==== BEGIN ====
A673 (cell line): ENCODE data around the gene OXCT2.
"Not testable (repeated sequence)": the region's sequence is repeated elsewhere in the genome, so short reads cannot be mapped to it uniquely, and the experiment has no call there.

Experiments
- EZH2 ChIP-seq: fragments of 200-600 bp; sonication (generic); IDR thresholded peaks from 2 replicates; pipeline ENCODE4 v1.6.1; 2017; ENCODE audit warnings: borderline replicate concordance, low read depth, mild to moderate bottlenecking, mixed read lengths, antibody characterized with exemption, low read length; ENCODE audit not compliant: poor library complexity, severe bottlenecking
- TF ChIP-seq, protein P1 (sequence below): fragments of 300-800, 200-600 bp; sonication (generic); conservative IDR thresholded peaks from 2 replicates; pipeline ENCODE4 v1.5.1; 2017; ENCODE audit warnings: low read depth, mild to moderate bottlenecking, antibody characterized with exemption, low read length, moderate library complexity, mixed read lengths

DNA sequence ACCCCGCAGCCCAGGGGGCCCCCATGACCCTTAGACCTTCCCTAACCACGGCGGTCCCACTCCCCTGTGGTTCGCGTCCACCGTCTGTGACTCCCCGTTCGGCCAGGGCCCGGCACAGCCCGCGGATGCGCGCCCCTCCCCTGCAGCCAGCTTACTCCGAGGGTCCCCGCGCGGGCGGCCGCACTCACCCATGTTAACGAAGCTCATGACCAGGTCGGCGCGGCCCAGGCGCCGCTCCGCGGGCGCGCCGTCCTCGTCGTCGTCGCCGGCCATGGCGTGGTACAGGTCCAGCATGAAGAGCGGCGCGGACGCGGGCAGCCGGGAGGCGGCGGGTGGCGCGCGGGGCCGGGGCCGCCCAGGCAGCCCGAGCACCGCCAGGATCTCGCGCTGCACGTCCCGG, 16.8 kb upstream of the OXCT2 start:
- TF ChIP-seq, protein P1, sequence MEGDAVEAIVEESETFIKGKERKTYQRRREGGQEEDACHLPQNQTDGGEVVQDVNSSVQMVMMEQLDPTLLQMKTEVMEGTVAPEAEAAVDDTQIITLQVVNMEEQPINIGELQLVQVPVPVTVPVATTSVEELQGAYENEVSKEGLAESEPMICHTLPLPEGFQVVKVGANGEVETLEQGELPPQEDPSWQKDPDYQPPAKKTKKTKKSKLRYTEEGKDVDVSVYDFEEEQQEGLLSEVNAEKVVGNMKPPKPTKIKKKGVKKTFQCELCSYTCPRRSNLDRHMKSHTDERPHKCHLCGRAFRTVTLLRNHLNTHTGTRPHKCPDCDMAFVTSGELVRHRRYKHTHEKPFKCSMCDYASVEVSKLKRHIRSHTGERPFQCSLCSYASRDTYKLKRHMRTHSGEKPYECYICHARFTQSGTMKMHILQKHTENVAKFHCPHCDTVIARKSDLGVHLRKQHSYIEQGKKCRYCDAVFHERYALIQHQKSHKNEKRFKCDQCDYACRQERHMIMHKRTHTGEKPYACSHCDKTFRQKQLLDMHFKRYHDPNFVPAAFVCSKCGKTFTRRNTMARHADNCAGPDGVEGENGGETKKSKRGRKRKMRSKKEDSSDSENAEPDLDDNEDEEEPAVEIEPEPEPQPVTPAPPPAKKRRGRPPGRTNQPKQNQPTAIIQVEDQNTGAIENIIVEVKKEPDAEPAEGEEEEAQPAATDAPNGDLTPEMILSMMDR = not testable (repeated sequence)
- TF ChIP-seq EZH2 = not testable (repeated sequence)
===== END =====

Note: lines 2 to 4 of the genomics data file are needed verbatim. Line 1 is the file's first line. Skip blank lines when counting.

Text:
"Not testable (repeated sequence)": the region's sequence is repeated elsewhere in the genome, so short reads cannot be mapped to it uniquely, and the experiment has no call there.

Experiments
- EZH2 ChIP-seq: fragments of 200-600 bp; sonication (generic); IDR thresholded peaks from 2 replicates; pipeline ENCODE4 v1.6.1; 2017; ENCODE audit warnings: borderline replicate concordance, low read depth, mild to moderate bottlenecking, mixed read lengths, antibody characterized with exemption, low read length; ENCODE audit not compliant: poor library complexity, severe bottlenecking